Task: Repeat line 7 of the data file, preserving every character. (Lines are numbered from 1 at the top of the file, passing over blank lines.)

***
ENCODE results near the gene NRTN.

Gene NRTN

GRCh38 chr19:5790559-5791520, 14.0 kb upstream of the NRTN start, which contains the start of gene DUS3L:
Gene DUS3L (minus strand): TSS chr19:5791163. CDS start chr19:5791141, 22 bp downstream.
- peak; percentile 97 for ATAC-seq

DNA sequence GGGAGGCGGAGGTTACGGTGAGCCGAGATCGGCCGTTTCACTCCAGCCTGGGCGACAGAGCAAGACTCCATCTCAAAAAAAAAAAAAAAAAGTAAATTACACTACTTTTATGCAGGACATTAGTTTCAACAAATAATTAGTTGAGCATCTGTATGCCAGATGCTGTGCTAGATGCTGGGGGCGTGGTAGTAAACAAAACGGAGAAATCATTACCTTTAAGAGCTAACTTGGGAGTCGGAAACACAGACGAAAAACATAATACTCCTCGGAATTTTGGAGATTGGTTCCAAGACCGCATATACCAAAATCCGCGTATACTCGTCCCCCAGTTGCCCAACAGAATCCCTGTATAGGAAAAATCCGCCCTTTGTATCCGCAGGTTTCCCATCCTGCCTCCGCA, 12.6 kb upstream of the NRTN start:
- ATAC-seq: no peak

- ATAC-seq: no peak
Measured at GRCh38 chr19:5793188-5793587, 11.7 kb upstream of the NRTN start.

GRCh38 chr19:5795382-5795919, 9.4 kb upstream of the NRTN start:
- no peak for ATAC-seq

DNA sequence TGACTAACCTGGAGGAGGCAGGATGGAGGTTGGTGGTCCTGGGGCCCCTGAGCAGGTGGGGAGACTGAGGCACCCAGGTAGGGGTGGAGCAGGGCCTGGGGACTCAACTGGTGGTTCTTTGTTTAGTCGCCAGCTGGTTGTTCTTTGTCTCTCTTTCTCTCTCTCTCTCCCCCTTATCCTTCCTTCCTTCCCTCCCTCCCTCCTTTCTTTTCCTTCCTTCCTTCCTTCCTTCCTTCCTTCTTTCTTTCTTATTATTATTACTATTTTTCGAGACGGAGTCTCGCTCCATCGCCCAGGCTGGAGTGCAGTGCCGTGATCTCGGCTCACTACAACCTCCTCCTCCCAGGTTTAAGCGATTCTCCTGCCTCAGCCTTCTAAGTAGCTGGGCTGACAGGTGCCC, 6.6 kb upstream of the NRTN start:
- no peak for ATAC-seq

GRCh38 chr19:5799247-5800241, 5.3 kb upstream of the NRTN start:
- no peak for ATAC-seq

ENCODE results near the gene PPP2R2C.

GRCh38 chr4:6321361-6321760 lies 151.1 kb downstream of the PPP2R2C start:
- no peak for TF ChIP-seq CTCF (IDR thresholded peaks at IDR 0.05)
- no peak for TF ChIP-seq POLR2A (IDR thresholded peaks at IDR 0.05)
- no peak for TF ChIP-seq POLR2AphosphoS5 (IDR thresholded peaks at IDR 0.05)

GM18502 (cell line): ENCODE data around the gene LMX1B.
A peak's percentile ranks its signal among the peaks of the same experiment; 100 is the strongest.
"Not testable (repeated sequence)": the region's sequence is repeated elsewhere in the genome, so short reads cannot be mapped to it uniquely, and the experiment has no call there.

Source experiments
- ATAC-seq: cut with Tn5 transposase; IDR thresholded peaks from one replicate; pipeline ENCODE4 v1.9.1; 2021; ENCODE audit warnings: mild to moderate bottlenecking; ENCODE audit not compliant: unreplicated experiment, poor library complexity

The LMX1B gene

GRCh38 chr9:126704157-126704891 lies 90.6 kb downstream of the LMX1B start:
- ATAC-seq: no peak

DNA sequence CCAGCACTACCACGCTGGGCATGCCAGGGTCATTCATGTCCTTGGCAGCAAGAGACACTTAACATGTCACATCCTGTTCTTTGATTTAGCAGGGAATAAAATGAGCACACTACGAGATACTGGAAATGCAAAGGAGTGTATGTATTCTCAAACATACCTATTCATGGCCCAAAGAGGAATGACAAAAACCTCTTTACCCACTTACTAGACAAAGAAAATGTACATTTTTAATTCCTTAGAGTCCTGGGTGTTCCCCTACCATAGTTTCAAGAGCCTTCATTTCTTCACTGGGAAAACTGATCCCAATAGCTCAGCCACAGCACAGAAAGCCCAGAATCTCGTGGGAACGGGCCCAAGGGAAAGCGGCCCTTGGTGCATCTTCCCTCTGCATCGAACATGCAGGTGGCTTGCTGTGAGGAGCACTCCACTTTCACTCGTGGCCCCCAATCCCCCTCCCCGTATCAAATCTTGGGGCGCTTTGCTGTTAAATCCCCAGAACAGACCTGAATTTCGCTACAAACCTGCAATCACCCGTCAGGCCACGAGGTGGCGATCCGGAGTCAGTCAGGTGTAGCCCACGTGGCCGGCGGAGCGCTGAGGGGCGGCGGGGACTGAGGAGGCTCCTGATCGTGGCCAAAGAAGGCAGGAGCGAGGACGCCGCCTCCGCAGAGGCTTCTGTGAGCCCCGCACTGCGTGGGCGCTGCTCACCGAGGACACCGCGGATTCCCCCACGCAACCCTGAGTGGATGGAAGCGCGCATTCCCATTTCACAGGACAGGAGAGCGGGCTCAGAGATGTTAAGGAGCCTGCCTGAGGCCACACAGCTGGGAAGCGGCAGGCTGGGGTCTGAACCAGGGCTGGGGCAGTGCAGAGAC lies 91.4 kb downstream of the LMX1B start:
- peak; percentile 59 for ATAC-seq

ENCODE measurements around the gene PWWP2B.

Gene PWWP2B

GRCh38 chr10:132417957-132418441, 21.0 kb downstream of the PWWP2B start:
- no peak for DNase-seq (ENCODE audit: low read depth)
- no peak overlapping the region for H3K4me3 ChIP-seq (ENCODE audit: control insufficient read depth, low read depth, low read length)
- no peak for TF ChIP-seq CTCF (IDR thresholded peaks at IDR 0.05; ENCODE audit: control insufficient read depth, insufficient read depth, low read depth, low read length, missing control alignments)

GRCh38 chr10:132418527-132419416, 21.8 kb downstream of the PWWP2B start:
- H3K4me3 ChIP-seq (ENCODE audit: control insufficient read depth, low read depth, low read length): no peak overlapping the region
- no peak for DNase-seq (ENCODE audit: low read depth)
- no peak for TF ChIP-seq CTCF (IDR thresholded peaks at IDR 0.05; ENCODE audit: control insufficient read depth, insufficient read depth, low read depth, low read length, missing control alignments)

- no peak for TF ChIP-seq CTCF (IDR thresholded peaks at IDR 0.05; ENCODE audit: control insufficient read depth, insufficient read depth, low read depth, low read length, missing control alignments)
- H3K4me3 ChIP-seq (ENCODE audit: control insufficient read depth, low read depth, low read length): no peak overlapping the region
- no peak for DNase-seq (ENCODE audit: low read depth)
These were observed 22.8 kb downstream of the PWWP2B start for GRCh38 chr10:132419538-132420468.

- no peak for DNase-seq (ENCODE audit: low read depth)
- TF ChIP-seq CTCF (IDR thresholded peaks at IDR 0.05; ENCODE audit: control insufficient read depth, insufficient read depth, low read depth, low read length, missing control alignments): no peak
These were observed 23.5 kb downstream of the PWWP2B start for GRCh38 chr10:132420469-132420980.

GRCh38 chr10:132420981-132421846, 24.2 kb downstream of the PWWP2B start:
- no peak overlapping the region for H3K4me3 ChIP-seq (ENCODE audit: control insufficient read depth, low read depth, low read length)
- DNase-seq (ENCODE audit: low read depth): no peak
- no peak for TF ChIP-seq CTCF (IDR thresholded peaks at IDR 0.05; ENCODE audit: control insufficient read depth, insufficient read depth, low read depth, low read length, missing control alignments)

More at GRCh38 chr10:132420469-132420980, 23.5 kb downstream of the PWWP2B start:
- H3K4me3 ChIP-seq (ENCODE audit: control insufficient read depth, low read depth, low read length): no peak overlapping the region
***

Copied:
- ATAC-seq: no peak